Auspicious bakery hits Savannah

Savannah Morning News

Nov. 26, 2017

You know it has to be good if people are waiting in line in the rain on a damp Sunday morning 45 minutes before the place opens. If one of those people standing in line in the rain came all the way from Statesboro. If no one’s grumpy or peevish.

“That’s the beauty of it,” said one woman after going to her car and returning with an umbrella for someone she didn’t know. “We’re all out here talking to each other, strangers. Once – when it wasn’t raining – someone even went to his truck and brought out four beach chairs for us to sit in while we waited.”

You know it has to be good if the place is only open Tuesday and Sunday and they always sell out. If they have done no major advertising.  If they’re still cheerful at the end of a day that started at 3 a.m. If the business is out of downtown, south of Victory Drive, a block or two north of DeRenne Avenue in a one-story nondescript building on Skidaway Ave. next to a barber shop called The Nappy Hutt.

Maybe it’s the name. The Auspicious Bakery. Auspicious as in “conducive to success, favorable.”

Maybe it’s youth.

Truth: Co-owner Mark Ekstrom, 27, was smiling at the beginning of the day and smiling at the end. He and his fiancée, co-owner, Kaytlin Bryant, 26, are doing what they love. They’re baking – the old-fashioned way. Their pastries, quiche, galettes, brownies, cookies, naturally leavened baked crackers (tomato basil and vadauvan curry, among others), croissants (sausage and gravy, bacon and egg, ham and cheese, and the No. 1 favorite croissant, smoked salmon, cream cheese and capers), cinnamon buns, monkey bread and blueberry scones and breads. They’re all hand-crafted, hand-laminated, all made on-site in the kitchen behind the bakery.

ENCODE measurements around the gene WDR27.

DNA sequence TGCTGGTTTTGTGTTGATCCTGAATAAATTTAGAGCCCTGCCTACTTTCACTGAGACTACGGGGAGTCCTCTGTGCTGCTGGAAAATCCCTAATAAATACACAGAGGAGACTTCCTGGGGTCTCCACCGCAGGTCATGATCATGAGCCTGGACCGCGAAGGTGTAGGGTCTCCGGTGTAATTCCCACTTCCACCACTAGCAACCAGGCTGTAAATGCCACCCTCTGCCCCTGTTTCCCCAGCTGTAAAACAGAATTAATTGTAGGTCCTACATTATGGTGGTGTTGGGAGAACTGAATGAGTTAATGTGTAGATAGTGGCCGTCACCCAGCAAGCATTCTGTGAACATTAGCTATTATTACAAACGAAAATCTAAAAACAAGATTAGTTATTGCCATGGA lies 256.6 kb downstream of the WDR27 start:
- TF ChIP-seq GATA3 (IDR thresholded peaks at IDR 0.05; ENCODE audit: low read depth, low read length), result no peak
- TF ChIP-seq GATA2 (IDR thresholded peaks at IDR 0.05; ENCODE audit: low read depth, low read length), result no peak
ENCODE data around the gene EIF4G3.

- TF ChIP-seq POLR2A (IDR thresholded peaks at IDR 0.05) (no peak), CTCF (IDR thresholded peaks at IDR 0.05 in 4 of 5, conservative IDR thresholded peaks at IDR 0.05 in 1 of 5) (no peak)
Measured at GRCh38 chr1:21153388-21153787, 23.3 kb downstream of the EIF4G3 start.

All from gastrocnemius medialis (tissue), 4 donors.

Since they’ve opened Kaytlin’s mother, Kelli Horger, moved down from Pennsylvania to help “and to get away from winter,” she said. It’s auspicious. She sweeps, runs back and forth from the kitchen to the front of the house, answers questions from the customers. She lives in a carriage house behind a house the couple rented on Skidaway, across from the bakery.

Mike’s grandmother lives there too. Another auspicious happening. “I felt it was my turn to take care of her,” he said. It was when they were going through her things getting ready to move her to Savannah that they found a box of recipes that belonged to his great-great grandmother. The recipe for brownies stood out. Grandma Schmidt’s brownie become a best seller. But tweaking the recipe took a little work.

“First of all we had to decipher the handwriting,” Katie said. “Then we had to tinker with the ingredients. After making it a few times we knew something was missing. Then we realized it was because she didn’t include any eggs. She was a good baker so we figured that omission was intentional. It was a secret she wanted to keep from the rest of us.”

The bakery’s success all happened a little faster than they expected, Mike said. But he was laughing. So that’s a good thing. And a far cry from when they first pulled into Savannah nearly five years ago. They were on a road trip from the Poconos in Pennsylvania, heading for St. Petersburg, Fla. where they had a contact in the food business and where they hoped to move. But Savannah came first. They camped out for a couple of days in a Richmond Hill KOA campground, got lost trying to find Tybee (“We ended up on the Riverwalk,” Mike said), and were charmed when a salesperson at Walmart told them to, “Have a blessed day.”

They got jobs at the Boar’s Head and Rum Runner’s, but renting an apartment was a stretch. They thought they had everything covered – first and last month – until they tried to get electricity and Georgia Power asked for a deposit. At this point both were determined not to ask their parents for money, “so we scrounged our car looking for change and came up with the $150.”

The name came to them from their experience hiking in England, where they would brush shoulders with the gypsy food culture. “They were wanderers,” Katie said. “They had no place to live. But anyplace they settled for however long they cooked auspicious meals. I thought that fit with what we’re trying to do, to create an attitude of good feeling and wholesomeness.”

While the shop is only open two days a week they spend the rest of the week feeding the starter and working the dough. They only sell bread on Tuesdays but they do wholesale it to Smith Brothers and at the Purrvana Café and Cat Lounge on Bull Street. Mike figures they spend at least 12 hours a day four days a week in the kitchen. “Wednesday is supposed to be our day off but we’re always there to do something. We’re passionate about what we’re doing so it doesn’t seem like work.”